Founded in 1975, F.R.E.E. in Baltimore is skillfully headed by the dynamic Rebbitzen Feldman. In conjunction with a group of dedicated volunteers, she works tirelessly day and night in arranging programs, classes, events, functions, and services for the Russian families in her area.
"The Associated Charities and Welfare Fund, with its various agencies, has been doing a magnificent job of helping our Russian newcomers get settled physically and materially," commented Rebbitzen Feldman. "It is our job, as Orthodox Jews, to assist in their religious guidance."
"Although a few older Jews have a faint recollection of their Jewish tradition, the great majority arrive here almost completely alienated f rom their religion. Six decades of Communist propaganda has left these people with distorted conceptions of Judaism. F.R.E.E. has devoted an enormous effort to winning over these newly arrived Russian Jews to a committed way of Jewish living. The time and energy expended to befriend and assist our new friends are incalculable."
Among F.R.E.E.'s accomplishments in Baltimore, the following rank highly:
• Registration of over 50 Russian children in Bais Yaakov School for Girls and Talmudical Academy Chofetz Chaim Yeshiva for Boys.
• Succos, Chanukah, and Purim parties with all the trimmings in numerous co-operating synagogues.
• Bar Mitzvah preparations and celebrations.
• The distribution of holiday booklets, candlesticks, Chanukah menorahs, Tefillin, Mezuzos, and other religious articles throughout the year.
• Lectures in English, Yiddish, and Russian on various religious topics.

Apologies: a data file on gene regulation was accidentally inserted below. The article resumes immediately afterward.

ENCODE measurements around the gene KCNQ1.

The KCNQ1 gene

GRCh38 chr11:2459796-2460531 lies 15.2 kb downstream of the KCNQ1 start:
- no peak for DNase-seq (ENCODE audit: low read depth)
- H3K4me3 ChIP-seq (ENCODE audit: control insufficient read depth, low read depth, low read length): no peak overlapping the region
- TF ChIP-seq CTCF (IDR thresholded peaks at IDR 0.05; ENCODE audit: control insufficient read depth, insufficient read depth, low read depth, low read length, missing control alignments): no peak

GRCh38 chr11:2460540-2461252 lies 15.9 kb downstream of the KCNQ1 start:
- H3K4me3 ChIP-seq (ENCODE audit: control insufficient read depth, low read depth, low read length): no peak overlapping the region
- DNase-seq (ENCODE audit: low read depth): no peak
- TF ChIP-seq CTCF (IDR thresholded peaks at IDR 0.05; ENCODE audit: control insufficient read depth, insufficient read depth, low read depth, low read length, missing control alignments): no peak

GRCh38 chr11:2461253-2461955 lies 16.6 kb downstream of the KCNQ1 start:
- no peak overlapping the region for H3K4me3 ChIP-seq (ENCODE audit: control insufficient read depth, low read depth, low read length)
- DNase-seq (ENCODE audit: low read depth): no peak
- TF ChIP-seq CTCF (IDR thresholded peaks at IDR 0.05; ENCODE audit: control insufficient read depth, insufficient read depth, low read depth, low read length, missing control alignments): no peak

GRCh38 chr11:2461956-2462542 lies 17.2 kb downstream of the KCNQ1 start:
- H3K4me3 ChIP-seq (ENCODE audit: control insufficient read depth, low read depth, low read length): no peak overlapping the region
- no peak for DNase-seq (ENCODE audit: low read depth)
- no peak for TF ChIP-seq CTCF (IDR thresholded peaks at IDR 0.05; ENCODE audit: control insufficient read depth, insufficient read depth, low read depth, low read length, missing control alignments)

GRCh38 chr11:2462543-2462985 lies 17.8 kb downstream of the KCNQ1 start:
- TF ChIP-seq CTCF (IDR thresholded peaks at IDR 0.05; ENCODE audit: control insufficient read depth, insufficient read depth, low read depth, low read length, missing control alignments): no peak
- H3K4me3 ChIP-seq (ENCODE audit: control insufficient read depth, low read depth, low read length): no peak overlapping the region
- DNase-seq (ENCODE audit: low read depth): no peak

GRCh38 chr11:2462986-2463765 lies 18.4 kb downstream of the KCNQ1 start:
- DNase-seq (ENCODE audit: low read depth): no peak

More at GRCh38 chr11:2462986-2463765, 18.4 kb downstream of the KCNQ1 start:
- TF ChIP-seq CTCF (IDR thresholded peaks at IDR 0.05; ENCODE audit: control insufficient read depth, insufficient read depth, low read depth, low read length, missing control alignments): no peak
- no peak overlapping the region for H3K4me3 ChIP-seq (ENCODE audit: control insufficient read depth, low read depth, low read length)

• Scholarships for Russian children in summer camps.
• Arrangements for discounts on Kosher meat and poultry for interested families.
• Classes in English reading and grammar.
• Obtained free tickets to various Jewish concerts and affairs through the courtesy of various Jewish organizations.
• Presently establishing a Judaic lending library containing books in English and Russian.
With varying degrees, the Russians in the Baltimore area are quite responsive to F.R.E.E.'s efforts. When asked for her formula of success, Rebbitzen Feldman replied, "Long hours, lots of leg work, and huge helpings of compassion and warmth. From morning to night, my phone is busy with our Russian friends. Whatever the problem, I try to assure them that I am interested in them and sincerely try to help them. Their entrance into a new society and way of life can be a terrifying experience, and I realize that any help I can give them will be greatly appreciated."
All in all, Rebbitzen Feldman must be doing something right, because her success is immeasurable. Her list of activities alone testifies to the scope of the work involved. In placing over 50 children in Yeshivos and Day Schools, F.R.E.E. has given Baltimore the highest percentage of Russian children attending such schools! Her dedication on behalf of the growing Russian-Jewish community is certainly praiseworthy, but Rebbitzen Feldman's success is even more worthy of praise; the proof is in the pudding, and Rebbitzen Feldman's pudding constantly comes out exceptionally well!
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